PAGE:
demonstrate the orthogonal mode of an electromagnetic wave in an optical
fibre for a presentation on polarisation dispersion (my artistic skills are
nil). I came across your moving Java applet description of an EM wave and
was suitably impressed as its exactly the type of picture I'm looking for. I
was wondering whether you might have still pictures of the sort that I might
be able to post in a Powerpoint presentation. If you do I would be much
obliged. Thanks

Regards
Arif Zubairi

Product Engineering
Nortel Networks
External: % 0181 945 3720
ESN: % 730 3720
E-mail: ) zubairi@nortelnetworks.com

--------------------------------------------------------------------------------

thanks kindly. Much appreciated.
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 « Embed this message Reply #5 on: January 30, 2004, 05:01:37 pm » posted from:Taipei,T'ai-pei,Taiwan

Date: Mon, 22 Jan 2001 22:03:52 -0500
From: Katrin Kneipp <KatrinKneipp@compuserve.com>
Sender: Katrin Kneipp <KatrinKneipp@compuserve.com>
To: "H.Wang" <hwang@phy03.phy.ntnu.edu.tw>

Dear collesgue,
on
from the home page of my Single Molecule Spectroscopy course, MIT course
6.975 Spring 2001.

http://ourworld.compuserve.com/Homepages/KatrinKneipp/6975.htm

Many thanks and best regards,
Katrin Kneipp

***********************************
Katrin Kneipp
Rockefeller Mauze Visiting Professor
Massachusetts Institute of Technology
Department of Physics
Department of Electrical Engineering and Computer Science
G. R. Harrison Spectroscopy Laboratory, Room 6-014
77 Massachusetts Avenue, Cambridge MA 02139-4307
Phone (617) 253 3378, Fax (617) 253 4513
e-mail:kneipp@usa.net
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dolanl
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 « Embed this message Reply #6 on: May 05, 2004, 06:47:20 am »

Mr. Hwang:
In your animated propagation of EM waves, what is the green dot?

electrons have charge
photons have discrete enery which do not vary during propagation
light waves are compsed of photons(not electrons or positrons)
photons travel in straight lines

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Fu-Kwun Hwang
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 « Embed this message Reply #7 on: May 06, 2004, 07:30:23 am »

It could represent an oscillating charge (if this is the case: the simulation only show one of the possible EM-wave)
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 « Embed this message Reply #8 on: May 06, 2004, 11:51:26 pm »

using a length of open-circuited transmission line, we can design a tuning stub to match a 75ohm line to (150-j75)ohm load.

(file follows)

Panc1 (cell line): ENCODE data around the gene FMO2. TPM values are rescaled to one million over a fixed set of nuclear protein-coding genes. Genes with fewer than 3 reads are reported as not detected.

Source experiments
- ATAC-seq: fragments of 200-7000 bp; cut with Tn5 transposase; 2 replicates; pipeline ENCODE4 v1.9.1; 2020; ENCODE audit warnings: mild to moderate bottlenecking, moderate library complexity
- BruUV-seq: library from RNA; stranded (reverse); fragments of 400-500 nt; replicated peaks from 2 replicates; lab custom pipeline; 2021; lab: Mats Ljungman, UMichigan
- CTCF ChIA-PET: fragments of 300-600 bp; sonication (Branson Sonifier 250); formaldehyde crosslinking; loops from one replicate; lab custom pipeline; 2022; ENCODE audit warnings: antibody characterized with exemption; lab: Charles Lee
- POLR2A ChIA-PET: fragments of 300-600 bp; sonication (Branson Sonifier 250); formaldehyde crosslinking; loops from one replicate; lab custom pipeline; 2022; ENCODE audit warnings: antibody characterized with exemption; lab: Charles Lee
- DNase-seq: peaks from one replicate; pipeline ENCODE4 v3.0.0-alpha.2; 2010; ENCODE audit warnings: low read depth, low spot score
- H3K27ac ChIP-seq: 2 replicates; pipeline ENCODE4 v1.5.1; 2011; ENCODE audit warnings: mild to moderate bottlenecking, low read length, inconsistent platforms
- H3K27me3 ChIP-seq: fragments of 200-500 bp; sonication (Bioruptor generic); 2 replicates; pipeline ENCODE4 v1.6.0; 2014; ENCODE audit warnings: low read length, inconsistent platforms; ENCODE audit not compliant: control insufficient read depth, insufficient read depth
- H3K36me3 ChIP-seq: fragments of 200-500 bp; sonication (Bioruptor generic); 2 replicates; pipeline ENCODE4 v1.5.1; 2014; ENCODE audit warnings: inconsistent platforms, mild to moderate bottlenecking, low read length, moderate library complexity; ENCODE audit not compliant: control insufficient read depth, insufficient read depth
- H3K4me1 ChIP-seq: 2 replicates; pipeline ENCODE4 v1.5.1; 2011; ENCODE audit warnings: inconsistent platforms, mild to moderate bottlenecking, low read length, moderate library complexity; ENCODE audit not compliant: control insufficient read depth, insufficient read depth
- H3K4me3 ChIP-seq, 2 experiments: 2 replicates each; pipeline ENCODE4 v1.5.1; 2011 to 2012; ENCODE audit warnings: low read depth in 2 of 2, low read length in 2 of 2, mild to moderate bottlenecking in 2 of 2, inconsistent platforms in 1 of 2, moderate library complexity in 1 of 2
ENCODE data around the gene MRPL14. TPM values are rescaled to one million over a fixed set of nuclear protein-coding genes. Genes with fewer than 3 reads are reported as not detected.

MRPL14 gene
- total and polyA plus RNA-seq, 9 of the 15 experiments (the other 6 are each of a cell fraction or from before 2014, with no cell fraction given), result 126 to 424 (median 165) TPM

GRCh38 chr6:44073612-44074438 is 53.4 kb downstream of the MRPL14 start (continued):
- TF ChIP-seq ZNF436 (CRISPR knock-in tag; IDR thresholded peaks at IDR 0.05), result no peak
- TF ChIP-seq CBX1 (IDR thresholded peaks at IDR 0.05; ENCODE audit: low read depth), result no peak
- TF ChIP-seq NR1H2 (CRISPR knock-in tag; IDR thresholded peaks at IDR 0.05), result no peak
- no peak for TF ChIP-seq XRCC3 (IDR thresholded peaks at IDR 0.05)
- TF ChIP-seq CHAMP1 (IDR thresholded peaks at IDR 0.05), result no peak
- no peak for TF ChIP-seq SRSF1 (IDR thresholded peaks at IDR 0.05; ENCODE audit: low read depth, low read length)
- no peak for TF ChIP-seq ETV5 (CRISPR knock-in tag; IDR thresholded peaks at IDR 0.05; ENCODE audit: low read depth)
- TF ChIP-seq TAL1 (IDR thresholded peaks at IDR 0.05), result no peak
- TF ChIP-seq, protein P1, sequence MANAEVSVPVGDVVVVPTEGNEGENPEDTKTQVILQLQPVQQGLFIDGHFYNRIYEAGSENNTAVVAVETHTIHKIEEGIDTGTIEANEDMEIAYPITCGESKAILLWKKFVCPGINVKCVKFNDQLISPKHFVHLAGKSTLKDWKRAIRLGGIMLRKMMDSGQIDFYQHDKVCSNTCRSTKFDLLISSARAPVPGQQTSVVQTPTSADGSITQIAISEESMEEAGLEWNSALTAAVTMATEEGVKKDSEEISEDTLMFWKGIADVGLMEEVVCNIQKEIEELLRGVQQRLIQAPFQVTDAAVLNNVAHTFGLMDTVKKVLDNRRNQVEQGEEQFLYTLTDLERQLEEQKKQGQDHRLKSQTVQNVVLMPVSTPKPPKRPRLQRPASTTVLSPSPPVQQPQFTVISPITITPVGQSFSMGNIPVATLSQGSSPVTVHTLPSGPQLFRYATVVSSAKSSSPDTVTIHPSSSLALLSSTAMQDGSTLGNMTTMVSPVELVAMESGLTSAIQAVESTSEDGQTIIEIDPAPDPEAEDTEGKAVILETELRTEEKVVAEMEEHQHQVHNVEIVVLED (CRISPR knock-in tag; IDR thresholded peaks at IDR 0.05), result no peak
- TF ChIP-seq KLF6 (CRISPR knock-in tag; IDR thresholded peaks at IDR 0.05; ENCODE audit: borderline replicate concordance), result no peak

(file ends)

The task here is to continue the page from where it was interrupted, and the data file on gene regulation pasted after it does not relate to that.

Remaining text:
What is the distance from the load to place the line, and legth of open circuited line. Do you know any method to solve this, other than smith's chart?

of what practical relevance is the design of matching stubs? what factors would dictate your selection of an open-circuited vs short-circuited?

Thanks, spectnas
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 10 oh « Embed this message Reply #9 on: September 15, 2004, 04:13:37 am »

[b:63c7c331eb]Beautiful![/b:63c7c331eb]
:shock: What a beautiful animation. To those who are curretly studying Electromagnetic Waves - like Í'm doing - this is a spetacular way of seeing how those fields propagates with a beam of light!

VF
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Fu-Kwun Hwang
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 11 topic35 « Embed this message Reply #10 on: July 20, 2005, 10:44:15 am » posted from:Taipei,T'ai-pei,Taiwan

David Paraschuk :

> Hello,
>
> I was just running though some of your excellent java applets and I have a question concerning the propagation of EM waves. Every text resource or web resource depicts the E and B field components as reaching a maximum and minimum in phase. Yet the theory of Maxwell clearly indicates that the rate of field change in the mutual self-induction cycle is what is important, ( E∝ £GB/£Gt ). I think during the wave cycle when the E field is a maximum, the rate of change temporarily falls to zero and the the B field at that instant would be zero. The opposite would be true for the generation of the E field by a changing B field. Therefore a maximum E and B field can never be produced together in time and space.